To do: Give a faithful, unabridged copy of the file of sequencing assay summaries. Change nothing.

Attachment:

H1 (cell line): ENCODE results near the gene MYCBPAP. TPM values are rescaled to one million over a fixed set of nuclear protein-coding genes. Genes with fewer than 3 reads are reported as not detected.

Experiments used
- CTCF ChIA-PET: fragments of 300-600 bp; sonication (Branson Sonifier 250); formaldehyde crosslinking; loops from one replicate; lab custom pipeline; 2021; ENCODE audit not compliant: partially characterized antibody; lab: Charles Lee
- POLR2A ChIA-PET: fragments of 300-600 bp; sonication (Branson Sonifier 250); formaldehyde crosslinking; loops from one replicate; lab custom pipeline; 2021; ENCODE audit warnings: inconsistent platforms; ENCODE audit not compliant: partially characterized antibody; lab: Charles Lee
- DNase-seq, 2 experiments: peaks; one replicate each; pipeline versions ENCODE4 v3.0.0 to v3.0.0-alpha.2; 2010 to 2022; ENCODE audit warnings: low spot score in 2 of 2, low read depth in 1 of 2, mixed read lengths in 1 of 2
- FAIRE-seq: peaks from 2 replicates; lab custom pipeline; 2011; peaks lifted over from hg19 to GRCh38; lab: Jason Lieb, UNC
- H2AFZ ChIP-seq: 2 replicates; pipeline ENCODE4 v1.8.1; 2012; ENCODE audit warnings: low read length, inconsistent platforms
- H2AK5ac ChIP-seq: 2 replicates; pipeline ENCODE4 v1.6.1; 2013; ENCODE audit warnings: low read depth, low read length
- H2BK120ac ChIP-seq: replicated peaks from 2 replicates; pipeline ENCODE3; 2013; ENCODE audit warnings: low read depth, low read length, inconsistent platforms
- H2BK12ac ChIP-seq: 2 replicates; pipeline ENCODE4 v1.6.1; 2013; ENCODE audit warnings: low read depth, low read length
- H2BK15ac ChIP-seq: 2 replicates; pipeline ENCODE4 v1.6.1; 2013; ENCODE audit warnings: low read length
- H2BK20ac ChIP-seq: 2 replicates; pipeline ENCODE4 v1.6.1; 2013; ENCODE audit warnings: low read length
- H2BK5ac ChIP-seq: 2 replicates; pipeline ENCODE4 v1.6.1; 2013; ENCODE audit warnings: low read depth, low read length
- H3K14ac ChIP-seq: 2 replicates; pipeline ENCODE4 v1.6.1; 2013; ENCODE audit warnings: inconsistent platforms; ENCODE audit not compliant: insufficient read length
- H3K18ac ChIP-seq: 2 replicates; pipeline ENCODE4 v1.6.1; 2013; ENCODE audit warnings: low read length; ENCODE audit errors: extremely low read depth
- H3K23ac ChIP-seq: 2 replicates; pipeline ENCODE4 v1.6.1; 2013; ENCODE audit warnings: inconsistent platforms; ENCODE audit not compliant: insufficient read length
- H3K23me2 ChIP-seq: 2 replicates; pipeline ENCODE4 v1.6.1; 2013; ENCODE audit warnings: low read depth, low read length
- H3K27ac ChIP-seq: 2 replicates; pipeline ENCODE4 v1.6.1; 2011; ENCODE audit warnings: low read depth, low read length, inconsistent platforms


H1 (cell line): ENCODE results near the gene MYCBPAP. TPM values are rescaled to one million over a fixed set of nuclear protein-coding genes. Genes with fewer than 3 reads are reported as not detected.

Experiments used
- CTCF ChIA-PET: fragments of 300-600 bp; sonication (Branson Sonifier 250); formaldehyde crosslinking; loops from one replicate; lab custom pipeline; 2021; ENCODE audit not compliant: partially characterized antibody; lab: Charles Lee
- POLR2A ChIA-PET: fragments of 300-600 bp; sonication (Branson Sonifier 250); formaldehyde crosslinking; loops from one replicate; lab custom pipeline; 2021; ENCODE audit warnings: inconsistent platforms; ENCODE audit not compliant: partially characterized antibody; lab: Charles Lee
- DNase-seq, 2 experiments: peaks; one replicate each; pipeline versions ENCODE4 v3.0.0 to v3.0.0-alpha.2; 2010 to 2022; ENCODE audit warnings: low spot score in 2 of 2, low read depth in 1 of 2, mixed read lengths in 1 of 2
- FAIRE-seq: peaks from 2 replicates; lab custom pipeline; 2011; peaks lifted over from hg19 to GRCh38; lab: Jason Lieb, UNC
- H2AFZ ChIP-seq: 2 replicates; pipeline ENCODE4 v1.8.1; 2012; ENCODE audit warnings: low read length, inconsistent platforms
- H2AK5ac ChIP-seq: 2 replicates; pipeline ENCODE4 v1.6.1; 2013; ENCODE audit warnings: low read depth, low read length
- H2BK120ac ChIP-seq: replicated peaks from 2 replicates; pipeline ENCODE3; 2013; ENCODE audit warnings: low read depth, low read length, inconsistent platforms
- H2BK12ac ChIP-seq: 2 replicates; pipeline ENCODE4 v1.6.1; 2013; ENCODE audit warnings: low read depth, low read length
- H2BK15ac ChIP-seq: 2 replicates; pipeline ENCODE4 v1.6.1; 2013; ENCODE audit warnings: low read length
- H2BK20ac ChIP-seq: 2 replicates; pipeline ENCODE4 v1.6.1; 2013; ENCODE audit warnings: low read length
- H2BK5ac ChIP-seq: 2 replicates; pipeline ENCODE4 v1.6.1; 2013; ENCODE audit warnings: low read depth, low read length
- H3K14ac ChIP-seq: 2 replicates; pipeline ENCODE4 v1.6.1; 2013; ENCODE audit warnings: inconsistent platforms; ENCODE audit not compliant: insufficient read length
- H3K18ac ChIP-seq: 2 replicates; pipeline ENCODE4 v1.6.1; 2013; ENCODE audit warnings: low read length; ENCODE audit errors: extremely low read depth
- H3K23ac ChIP-seq: 2 replicates; pipeline ENCODE4 v1.6.1; 2013; ENCODE audit warnings: inconsistent platforms; ENCODE audit not compliant: insufficient read length
- H3K23me2 ChIP-seq: 2 replicates; pipeline ENCODE4 v1.6.1; 2013; ENCODE audit warnings: low read depth, low read length
- H3K27ac ChIP-seq: 2 replicates; pipeline ENCODE4 v1.6.1; 2011; ENCODE audit warnings: low read depth, low read length, inconsistent platforms